For seasoned veterans this is a question that doesn’t need to be asked, but for the novice knowing when you can start catching bass and how many you can catch is a season is important information. So, when does bass season start? Also, are there restrictions on how many bass you can catch in a season?
‘Tis The Season
Bass fishing is not actually restricted by seasons like hunting is, however you should be sure to consider the time of year when you are deciding on a lure. Bass have different feeding habits throughout the years, so what may work in the spring may not attract them at all come fall.
As for the fishing limits, local laws can vary greatly, but there is no federal restriction on how many bass an individual can catch in a year. With this in mind always remember to stick with sustainable practices so the bass will be there for years to come.
What we need to determine is not “when to fish for bass,” but instead, “What do we need to do to catch bass this time of year?” Lets get started with winter. When the temperature is below 48 degrees bass tend to stay close to drop off in the main body of water. This means you will need a lure that can be dropped deeper easily.
Once the weather begins to warm up and the water is between 48 and 55 degrees bass begin to move towards their spawning grounds. At this point they are still going to be in the main body of water rather than offshoots, but they will be moving closer to the edges of the lake. At this point in the year bass mainly eat crawfish coming out of hibernation. This means that crawfish should be your bait of choice until the water warms up a bit more.
Add A Little Spring To Your Step
When the water temperature gets between 55 and 70 degrees the bass will start spawning. This is when they move to shallow waters and away from the drop offs of the open water. When the bass are in this stage one of the best baits is a simple worm. This makes sense when you consider the depth of the water.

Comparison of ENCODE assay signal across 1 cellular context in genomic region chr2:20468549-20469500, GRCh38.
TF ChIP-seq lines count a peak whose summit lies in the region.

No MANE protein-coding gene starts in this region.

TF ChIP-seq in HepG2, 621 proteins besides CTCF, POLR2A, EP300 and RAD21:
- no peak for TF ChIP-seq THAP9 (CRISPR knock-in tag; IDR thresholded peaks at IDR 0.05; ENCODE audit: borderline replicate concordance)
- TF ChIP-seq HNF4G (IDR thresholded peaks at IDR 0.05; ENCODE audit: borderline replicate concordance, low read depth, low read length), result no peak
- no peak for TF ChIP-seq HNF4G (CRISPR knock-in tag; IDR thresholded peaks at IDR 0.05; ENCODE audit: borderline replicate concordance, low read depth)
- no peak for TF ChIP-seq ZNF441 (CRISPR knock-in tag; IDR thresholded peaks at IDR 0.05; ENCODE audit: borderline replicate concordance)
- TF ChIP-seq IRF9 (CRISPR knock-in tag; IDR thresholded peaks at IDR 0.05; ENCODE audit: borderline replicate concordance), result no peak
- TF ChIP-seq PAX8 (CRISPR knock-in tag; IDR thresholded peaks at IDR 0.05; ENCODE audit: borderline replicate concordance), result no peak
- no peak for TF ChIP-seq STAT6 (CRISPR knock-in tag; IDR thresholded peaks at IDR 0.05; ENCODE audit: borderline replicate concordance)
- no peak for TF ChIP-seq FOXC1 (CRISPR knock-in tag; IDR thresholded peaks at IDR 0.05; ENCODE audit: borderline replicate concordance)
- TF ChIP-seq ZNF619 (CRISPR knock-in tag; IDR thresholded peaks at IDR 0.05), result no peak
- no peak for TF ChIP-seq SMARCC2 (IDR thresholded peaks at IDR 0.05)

Getting a little closer to summer the water will reach between 70 and 75 degrees. For most bass this is when they enter the post spawn stage. During this stage bass tend not to bite as much as pre spawn bass. You can still catch them with a floating lure, but it is much less likely.
Summer Time Fun
Once the temperatures get above 75 degrees bass begin to migrate back to the open waters of the lake. A good place to catch these during this time is the funnel areas between the main lake and the spawning grounds. Since the bass will have to pass through here to get back to the lake you are sure to catch plenty by doing this.
After a few weeks, once the water starts to really heat up, you will need to move back to the open water of the lake. Rivers are also a good area to fish for bass during the summer. A river is usually going to stay cooler than standing shallow water in a lake or reservoir.
Falling Off Again
Once fall hits and the temperatures begin to drop bass move back to shallow waters. This usually happens once the temperatures reach around 75 degrees. They will stay in these areas until it has dropped another 20 degrees down to 55.
During this time bass are mainly feeding on bait fish like shad and alewives. Since these fish usually suspend themselves about the ground you should keep your lure up off of the ground as well to attract more bass.
When choosing a lure for this time of year try to find one that is about the same size as the bait fish you are trying to imitate. If you get one that is the right size and has a bait fish pattern on it, such as a shad pattern, you will have a much easier time catching bass which can be very aggressive during this time.
I hope some of you have learned a little about fishing for bass. Just remember, there is no set season on bass fishing, but depending on your location you may have restrictions on how much you can catch and when you can’t fish for them. Check with the clerk for documentation on your local laws when you buy your fishing license.
The most important thing to remember is that bass migrate during different times of the year and will have different feeding habits accordingly. For a beginner this can be frustrating since what worked for you last week may be completely useless now, but just remember to follow the fish and learn their patterns and you will have success fishing bass year round.